Ion Milling

Sample preparation is often required before scanning electron microscope measurements can be performed. Cutting and polishing are common preparation techniques to remove surface roughness and to obtain a flat surface. Such traditional mechanical techniques apply shear forces to the sample, which result in surface artifacts like scratches, smearing, delamination and other damages at soft materials.


All these issues are circumvented with the latest ion milling techniques developed by Hitachi High-Tech. These systems apply a broad low-energy Ar+ ion beam to sputter sample material from the sample and can be used both as cross section polisher and surface polisher.  No mechanical stress is applied, which leaves extremely flat surfaces and cross sections without any artifacts


♦   ArBlade 5000 | Cross-section widths up to 8 mm


♦   IM4000II | Dual milling configuration in a single instrument

How does ion milling work?

The ion milling systems manufactured by Hitachi High-Tech apply a broad low-energy Ar+ ion beam to sputter sample material. Cryogenic ion milling is even possible for heat sensitive samples to reduce damage by beam irradiation. Both systems, the IM4000II and the ArBlade5000 are hybrid models suitable for two different milling configurations: cross section milling and flat milling.

Cross section milling:

A mask is placed directly on top of the sample. This protects the top surface and provides a sharp edge to create a polished cross section by sputtering material away that is exposed beyond the edge of the mask.

Cross milling

Flat milling:

The argon ion beam has a Gaussian-shaped current profile and material removal rate is therefore higher at the center of the beam than at the surrounding area. For this reason, the ion beam center is eccentric from the sample rotation center. As the sample rotation and swing center are varied with respect to the ion beam center, a wide area can be sputtered uniformly.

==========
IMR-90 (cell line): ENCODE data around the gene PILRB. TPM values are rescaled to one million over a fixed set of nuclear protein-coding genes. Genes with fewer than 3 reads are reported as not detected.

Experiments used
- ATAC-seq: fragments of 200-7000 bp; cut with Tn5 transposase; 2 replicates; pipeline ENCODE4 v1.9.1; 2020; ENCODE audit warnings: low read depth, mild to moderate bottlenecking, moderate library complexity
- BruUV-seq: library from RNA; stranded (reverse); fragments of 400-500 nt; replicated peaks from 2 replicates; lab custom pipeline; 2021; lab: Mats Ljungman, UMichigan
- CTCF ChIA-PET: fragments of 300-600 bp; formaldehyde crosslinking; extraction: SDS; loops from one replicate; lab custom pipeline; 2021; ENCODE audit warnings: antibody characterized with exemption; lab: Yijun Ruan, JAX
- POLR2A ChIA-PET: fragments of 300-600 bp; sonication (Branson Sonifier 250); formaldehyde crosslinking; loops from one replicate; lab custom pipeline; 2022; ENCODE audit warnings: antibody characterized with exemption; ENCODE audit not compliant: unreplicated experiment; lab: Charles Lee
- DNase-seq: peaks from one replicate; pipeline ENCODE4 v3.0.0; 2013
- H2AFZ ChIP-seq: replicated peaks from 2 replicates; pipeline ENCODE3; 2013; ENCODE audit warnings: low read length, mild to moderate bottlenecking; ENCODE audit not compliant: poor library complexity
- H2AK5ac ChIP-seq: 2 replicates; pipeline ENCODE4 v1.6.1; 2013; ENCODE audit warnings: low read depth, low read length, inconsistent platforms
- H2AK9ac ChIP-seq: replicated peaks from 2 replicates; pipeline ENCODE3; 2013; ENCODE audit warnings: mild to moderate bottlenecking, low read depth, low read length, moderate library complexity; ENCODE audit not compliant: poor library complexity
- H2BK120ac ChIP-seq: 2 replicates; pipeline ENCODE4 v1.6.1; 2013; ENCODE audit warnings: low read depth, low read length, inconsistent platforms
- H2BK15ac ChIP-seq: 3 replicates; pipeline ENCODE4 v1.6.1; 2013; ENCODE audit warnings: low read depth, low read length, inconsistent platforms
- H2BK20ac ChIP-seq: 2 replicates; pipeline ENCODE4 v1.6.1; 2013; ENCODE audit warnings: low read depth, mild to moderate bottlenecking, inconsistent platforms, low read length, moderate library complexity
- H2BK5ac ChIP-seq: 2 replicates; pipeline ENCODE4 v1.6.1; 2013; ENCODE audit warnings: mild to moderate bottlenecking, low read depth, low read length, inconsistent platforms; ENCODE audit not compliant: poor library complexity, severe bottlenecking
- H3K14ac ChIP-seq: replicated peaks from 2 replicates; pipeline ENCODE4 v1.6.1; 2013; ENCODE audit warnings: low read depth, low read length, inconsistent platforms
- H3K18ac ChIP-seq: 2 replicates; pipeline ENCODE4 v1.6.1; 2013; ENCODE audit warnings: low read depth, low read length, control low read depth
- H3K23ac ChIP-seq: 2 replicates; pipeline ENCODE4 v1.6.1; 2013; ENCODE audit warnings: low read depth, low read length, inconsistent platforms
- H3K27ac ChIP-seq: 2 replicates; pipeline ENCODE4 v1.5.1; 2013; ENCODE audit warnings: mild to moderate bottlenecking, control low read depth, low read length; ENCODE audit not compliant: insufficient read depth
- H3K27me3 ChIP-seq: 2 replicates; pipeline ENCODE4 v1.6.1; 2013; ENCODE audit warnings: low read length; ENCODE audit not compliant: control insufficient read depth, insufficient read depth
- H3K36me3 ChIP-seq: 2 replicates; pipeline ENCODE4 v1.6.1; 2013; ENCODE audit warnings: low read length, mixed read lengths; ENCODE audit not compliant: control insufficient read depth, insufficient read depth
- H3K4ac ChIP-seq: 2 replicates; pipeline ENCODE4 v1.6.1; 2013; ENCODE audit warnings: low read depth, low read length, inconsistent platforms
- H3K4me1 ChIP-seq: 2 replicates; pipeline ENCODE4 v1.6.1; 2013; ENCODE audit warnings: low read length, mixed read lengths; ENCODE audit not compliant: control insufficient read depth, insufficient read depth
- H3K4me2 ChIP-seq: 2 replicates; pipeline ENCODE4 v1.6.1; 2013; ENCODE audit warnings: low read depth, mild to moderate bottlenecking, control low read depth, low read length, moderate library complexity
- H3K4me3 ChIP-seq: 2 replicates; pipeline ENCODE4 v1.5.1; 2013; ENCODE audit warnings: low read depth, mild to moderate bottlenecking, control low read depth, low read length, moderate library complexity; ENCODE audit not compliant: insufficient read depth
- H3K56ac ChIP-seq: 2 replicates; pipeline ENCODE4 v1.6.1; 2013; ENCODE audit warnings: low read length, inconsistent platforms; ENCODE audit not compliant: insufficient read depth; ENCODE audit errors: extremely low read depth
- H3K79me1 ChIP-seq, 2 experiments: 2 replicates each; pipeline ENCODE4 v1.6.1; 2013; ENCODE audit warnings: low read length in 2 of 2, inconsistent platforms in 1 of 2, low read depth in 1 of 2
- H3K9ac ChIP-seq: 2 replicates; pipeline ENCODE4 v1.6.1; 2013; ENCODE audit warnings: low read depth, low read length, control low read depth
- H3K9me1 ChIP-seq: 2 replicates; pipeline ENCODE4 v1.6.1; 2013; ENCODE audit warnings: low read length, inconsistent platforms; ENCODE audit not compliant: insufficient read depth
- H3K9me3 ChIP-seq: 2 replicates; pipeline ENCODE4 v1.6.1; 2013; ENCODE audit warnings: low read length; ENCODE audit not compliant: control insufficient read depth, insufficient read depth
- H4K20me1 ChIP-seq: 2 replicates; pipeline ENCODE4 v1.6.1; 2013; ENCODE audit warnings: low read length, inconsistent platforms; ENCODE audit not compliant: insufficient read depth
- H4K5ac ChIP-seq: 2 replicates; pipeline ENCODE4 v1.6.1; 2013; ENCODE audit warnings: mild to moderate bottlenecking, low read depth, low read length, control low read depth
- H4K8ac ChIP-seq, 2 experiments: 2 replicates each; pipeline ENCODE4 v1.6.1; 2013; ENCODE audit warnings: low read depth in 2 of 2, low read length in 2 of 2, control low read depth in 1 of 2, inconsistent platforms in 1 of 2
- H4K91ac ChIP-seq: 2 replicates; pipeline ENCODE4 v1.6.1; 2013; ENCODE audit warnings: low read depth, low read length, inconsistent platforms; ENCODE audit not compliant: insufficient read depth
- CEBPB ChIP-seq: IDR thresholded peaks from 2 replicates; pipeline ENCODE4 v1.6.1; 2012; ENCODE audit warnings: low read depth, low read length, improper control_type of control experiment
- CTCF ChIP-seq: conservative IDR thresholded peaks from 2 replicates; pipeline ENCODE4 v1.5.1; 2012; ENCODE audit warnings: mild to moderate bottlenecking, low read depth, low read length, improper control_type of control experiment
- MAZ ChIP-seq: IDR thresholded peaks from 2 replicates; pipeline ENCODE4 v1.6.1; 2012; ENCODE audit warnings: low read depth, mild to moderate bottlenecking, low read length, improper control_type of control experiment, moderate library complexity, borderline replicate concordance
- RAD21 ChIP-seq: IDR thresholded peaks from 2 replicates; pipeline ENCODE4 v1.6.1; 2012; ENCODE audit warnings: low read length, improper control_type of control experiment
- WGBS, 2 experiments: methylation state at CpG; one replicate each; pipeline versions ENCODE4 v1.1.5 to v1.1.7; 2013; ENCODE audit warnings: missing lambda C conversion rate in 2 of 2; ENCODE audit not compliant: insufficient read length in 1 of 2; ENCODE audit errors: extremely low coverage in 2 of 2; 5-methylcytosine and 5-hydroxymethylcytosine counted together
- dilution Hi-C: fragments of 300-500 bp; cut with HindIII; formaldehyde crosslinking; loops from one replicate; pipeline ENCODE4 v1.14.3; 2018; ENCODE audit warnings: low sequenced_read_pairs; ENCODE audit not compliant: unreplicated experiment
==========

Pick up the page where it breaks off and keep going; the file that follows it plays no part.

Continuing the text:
Flatt milling

Why use ion milling?

Conventional grinding and polishing techniques often generate flaws and artifacts such distorted structures, superficial scratching or smearing. Cross sections prepared by cleaving or mechanical methods often induce damage and result in distorted internal structures. The cross section polishers from Hitachi create cross sections without applying mechanical stress to the sample and enable analysis of sub-surface structures. Flat ion milling removes the upper most sample surface layer and can be utilized as a final process finishing to expose microstructures and crystal grain arrangements.

Applications of ion milling

Relief ion milling VS. flat ion milling

Because of the Gaussian-shaped argon beam, it is possible to emphasize topographical information of composite materials (relief ion milling) or to reduce surface topography for enhanced crystal orientation visualization (flat ion milling) by adjusting the beam irradiation angle.

Flat ion milling at an oblique angle minimizes the dependence between sputtering rate and crystal orientation, yielding reduced surface topography and a flat sample surface. If the topography of composite materials is of interest, relief ion milling is applied. By sputtering perpendicular to the sample surface, convex and concave surfaces appear caused by compositional differences or grain orientations.

relief milling

Electron backscatter diffraction (EBSD)

EBSD is a characterization technique used to study the crystal orientation and material phases within the sample. Within a SEM, the primary electron beam interacts with a tilted crystalline sample. Electron diffraction occurs and these electrons interact with a phosphor screen to become fluorescent. These signals are detected and a characteristic diffraction pattern is obtained. Slight variations in surface height change the angle of incidence of the electrons, thereby effecting diffraction patterns. For that reason, flat ion milling is typically utilized as sample preparation technique to obtain flat surfaces for EBSD measurements.


Even the inside from individual powder particles are revealed with cross section polishing. If a sufficient amount of powder is mixed with epoxy and cured, the new block can be cut and processed with the ion miller. In battery research, powder analysis is common practice. Catalysts and cathodes are analyzed to improve their performance. The following image shows hollow zirconium shells containing one active nanoparticle.